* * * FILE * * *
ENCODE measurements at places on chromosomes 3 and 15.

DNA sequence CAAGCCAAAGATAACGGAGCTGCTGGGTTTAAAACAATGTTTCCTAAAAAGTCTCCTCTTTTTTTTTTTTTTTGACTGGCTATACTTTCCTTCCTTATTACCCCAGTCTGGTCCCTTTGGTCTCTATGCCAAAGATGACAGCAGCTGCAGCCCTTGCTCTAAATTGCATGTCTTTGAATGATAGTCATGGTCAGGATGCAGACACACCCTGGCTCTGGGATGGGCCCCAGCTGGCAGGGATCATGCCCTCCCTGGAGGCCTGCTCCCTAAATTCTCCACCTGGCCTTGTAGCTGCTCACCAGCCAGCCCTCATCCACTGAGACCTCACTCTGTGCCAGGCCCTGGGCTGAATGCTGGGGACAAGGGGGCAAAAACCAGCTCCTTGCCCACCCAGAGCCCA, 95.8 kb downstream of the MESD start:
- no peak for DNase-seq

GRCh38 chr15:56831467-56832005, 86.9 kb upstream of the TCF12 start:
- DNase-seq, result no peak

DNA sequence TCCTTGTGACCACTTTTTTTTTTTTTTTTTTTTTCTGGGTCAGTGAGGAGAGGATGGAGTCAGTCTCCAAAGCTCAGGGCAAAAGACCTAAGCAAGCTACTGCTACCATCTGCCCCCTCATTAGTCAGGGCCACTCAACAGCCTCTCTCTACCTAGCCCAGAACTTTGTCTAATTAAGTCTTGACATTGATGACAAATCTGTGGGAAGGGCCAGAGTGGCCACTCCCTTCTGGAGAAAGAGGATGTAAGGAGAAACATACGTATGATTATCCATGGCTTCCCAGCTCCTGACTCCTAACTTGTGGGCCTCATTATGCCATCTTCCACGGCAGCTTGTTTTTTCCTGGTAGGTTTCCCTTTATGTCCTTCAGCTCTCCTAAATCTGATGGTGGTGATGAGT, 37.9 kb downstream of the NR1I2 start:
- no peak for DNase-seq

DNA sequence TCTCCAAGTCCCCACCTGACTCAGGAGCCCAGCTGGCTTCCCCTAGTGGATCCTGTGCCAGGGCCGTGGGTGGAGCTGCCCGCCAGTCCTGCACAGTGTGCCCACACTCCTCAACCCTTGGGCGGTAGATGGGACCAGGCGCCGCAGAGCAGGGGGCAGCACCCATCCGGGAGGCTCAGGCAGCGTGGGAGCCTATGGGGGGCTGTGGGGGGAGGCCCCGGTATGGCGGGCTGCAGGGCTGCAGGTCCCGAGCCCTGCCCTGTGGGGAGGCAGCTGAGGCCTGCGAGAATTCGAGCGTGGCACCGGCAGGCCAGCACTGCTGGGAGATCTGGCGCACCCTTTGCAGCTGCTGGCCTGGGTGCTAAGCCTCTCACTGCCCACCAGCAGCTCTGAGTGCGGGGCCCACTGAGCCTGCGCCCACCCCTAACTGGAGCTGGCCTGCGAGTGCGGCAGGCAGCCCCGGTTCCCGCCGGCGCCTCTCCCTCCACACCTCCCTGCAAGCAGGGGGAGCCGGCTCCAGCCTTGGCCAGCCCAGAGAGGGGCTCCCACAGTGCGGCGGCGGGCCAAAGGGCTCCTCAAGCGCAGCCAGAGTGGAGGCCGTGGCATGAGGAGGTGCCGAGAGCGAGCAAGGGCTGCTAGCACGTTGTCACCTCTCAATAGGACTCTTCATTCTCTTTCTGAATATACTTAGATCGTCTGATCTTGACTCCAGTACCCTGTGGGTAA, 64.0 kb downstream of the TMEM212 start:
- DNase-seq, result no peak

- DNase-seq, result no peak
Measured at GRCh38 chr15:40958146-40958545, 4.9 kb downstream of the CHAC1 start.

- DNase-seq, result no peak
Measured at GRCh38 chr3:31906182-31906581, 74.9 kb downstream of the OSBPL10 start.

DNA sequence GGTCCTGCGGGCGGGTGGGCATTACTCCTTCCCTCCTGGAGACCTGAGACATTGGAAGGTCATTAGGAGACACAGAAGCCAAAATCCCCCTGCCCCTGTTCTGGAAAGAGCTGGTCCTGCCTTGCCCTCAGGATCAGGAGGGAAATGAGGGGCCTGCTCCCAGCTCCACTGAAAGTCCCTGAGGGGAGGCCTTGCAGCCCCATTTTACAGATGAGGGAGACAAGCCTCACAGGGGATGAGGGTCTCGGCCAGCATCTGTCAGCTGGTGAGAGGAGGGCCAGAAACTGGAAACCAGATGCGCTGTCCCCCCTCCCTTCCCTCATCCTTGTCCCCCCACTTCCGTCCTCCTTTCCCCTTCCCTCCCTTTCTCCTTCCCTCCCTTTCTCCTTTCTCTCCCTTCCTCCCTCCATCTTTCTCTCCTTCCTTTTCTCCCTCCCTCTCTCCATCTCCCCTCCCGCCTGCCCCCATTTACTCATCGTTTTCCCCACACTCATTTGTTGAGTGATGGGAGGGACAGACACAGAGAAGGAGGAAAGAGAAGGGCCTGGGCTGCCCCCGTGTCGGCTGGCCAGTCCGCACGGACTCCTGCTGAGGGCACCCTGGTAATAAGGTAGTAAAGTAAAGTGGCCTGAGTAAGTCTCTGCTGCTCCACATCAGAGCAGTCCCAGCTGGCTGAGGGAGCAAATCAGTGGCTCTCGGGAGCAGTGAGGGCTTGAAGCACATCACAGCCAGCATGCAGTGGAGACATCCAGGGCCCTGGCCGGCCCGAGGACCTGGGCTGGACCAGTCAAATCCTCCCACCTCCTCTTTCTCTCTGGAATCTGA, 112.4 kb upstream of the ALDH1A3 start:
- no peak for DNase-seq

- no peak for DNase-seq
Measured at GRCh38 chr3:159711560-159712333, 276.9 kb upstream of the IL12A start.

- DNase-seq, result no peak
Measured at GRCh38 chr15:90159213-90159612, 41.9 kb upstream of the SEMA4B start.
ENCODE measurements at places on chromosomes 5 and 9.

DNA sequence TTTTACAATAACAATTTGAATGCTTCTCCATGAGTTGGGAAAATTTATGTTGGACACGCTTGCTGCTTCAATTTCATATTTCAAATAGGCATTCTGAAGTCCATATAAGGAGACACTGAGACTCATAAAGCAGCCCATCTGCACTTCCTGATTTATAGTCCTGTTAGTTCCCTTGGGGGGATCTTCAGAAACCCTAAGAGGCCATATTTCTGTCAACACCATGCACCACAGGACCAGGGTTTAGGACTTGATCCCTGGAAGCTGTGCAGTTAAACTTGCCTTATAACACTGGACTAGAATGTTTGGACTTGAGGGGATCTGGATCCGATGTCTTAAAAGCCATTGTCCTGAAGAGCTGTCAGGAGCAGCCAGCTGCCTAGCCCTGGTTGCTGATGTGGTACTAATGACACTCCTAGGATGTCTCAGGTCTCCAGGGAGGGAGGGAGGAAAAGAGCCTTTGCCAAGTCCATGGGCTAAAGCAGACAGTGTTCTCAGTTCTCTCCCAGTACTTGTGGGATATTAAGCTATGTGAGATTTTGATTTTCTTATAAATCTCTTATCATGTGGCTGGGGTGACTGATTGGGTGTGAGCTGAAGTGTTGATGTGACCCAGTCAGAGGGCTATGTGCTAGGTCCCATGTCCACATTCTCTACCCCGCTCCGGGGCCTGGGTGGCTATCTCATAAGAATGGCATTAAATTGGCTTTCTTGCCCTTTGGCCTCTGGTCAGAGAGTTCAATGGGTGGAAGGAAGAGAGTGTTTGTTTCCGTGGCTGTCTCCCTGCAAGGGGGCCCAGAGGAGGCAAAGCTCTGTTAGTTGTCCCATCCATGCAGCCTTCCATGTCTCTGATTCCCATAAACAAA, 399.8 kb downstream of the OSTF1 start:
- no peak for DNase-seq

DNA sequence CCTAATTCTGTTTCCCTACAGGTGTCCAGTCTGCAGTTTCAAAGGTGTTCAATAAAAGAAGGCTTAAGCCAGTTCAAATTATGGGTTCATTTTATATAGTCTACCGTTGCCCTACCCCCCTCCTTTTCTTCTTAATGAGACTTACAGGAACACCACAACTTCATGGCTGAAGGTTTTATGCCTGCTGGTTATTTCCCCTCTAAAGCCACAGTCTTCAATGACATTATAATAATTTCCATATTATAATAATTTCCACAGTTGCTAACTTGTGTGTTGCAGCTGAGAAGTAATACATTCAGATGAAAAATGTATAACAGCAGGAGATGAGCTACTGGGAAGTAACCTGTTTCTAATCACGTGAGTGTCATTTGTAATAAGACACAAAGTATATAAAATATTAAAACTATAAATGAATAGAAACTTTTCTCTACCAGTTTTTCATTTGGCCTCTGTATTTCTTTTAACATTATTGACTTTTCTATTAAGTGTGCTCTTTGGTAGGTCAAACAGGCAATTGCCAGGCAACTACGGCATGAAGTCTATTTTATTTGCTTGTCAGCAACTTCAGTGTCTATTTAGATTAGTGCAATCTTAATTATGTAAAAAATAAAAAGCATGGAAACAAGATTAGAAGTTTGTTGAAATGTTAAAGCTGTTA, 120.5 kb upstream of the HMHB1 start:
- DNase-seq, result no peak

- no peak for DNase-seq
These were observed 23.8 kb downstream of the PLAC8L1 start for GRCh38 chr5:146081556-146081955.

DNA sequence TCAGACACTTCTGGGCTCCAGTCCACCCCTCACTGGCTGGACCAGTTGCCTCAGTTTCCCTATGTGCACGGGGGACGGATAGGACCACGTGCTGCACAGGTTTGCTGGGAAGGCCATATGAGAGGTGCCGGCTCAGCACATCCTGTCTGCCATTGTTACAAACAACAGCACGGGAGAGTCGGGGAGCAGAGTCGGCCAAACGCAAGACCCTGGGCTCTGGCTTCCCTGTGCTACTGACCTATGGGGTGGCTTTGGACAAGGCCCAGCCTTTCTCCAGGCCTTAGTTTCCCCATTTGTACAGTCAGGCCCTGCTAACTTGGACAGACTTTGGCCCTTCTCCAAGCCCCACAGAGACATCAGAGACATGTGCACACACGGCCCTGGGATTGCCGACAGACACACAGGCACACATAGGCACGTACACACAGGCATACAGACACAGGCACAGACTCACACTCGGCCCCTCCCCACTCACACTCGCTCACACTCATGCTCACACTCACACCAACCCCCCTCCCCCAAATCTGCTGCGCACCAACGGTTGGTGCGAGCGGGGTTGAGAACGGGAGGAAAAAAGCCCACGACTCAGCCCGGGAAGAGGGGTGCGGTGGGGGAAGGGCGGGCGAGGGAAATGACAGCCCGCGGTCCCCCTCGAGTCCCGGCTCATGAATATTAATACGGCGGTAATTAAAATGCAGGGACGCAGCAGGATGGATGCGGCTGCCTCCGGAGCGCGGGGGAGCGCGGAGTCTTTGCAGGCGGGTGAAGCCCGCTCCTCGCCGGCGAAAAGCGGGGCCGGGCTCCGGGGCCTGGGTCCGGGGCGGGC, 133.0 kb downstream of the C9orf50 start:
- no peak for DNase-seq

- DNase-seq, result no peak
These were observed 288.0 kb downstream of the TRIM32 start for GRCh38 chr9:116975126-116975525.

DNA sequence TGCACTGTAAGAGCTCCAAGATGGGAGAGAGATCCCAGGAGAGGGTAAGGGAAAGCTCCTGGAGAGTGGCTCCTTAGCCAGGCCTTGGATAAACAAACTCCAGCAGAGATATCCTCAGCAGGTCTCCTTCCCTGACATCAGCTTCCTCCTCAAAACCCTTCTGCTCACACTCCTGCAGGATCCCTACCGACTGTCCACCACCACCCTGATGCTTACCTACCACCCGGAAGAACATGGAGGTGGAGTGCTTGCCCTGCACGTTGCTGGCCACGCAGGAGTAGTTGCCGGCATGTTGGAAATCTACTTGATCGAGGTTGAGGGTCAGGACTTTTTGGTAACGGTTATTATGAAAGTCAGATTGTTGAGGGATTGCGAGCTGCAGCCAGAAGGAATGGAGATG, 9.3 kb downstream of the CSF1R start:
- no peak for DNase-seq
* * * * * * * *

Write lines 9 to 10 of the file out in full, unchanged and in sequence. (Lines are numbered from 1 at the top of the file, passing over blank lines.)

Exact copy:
- DNase-seq, result no peak

- DNase-seq, result no peak